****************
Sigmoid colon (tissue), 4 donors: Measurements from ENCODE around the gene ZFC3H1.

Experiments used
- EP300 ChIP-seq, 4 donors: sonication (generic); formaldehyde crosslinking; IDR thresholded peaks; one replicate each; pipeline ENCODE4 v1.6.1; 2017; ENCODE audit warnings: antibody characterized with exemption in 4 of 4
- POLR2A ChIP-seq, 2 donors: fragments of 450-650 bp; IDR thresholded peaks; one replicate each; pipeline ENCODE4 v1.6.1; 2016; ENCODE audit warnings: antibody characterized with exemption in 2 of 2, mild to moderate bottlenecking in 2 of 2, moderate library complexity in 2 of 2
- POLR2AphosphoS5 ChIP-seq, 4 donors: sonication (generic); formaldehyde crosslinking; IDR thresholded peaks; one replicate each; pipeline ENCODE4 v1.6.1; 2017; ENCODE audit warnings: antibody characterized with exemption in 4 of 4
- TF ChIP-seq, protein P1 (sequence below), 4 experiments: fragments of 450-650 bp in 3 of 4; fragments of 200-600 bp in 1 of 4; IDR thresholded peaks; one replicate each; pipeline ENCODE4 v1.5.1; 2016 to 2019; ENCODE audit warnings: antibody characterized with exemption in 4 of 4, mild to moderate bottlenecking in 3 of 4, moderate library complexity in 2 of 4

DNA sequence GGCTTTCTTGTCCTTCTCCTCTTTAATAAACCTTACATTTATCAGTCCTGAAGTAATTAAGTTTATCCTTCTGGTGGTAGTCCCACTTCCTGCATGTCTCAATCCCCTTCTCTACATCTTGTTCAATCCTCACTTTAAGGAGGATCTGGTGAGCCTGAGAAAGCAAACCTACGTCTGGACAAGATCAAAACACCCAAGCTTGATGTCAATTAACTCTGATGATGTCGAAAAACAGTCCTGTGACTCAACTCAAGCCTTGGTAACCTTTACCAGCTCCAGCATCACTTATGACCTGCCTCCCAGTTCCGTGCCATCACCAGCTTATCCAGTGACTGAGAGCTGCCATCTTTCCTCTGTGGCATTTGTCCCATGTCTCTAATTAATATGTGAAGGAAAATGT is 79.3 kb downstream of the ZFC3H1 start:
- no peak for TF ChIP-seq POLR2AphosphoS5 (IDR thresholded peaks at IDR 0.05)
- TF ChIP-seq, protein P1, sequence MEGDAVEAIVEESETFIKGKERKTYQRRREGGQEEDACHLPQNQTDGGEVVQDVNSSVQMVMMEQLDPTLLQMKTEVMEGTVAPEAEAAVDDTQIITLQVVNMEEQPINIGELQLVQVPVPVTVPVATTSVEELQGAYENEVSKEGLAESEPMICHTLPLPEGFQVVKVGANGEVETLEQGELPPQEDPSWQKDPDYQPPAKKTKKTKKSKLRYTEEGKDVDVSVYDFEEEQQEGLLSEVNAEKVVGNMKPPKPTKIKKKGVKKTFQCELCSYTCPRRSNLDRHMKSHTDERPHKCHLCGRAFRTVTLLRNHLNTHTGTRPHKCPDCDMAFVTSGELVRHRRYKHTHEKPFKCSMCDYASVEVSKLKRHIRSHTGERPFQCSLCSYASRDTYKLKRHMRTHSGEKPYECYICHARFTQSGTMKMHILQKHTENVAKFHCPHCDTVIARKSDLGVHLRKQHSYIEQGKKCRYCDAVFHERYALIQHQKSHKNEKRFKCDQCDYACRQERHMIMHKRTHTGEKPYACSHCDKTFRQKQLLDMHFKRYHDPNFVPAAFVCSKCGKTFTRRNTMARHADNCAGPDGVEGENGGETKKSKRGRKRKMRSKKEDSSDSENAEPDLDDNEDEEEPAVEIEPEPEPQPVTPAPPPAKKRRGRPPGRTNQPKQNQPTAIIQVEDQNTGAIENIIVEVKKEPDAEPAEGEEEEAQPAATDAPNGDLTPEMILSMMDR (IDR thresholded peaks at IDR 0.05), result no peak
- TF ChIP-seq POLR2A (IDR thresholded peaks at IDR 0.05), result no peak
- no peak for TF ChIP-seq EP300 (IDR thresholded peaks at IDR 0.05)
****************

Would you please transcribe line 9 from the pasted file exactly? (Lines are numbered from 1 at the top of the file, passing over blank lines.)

- TF ChIP-seq, protein P1, sequence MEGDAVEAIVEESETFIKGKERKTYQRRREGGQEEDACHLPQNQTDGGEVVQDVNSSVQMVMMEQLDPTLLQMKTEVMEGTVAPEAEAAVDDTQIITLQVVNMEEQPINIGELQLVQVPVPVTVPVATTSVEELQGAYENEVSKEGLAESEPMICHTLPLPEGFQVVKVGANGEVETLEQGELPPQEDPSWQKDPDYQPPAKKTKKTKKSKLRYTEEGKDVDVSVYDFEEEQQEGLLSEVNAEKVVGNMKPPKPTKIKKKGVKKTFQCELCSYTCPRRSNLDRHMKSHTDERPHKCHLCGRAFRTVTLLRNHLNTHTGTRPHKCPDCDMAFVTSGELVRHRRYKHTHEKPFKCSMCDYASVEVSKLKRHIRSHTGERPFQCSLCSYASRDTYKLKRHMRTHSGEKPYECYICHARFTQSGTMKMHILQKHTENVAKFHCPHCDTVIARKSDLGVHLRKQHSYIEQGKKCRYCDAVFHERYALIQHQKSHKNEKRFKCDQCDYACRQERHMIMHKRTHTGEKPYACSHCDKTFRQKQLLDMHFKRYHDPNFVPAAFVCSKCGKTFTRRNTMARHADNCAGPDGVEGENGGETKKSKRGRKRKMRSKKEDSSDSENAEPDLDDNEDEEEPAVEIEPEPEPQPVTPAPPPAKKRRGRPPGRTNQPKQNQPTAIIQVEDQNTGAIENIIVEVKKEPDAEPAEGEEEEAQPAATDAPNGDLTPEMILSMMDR (IDR thresholded peaks at IDR 0.05), result no peak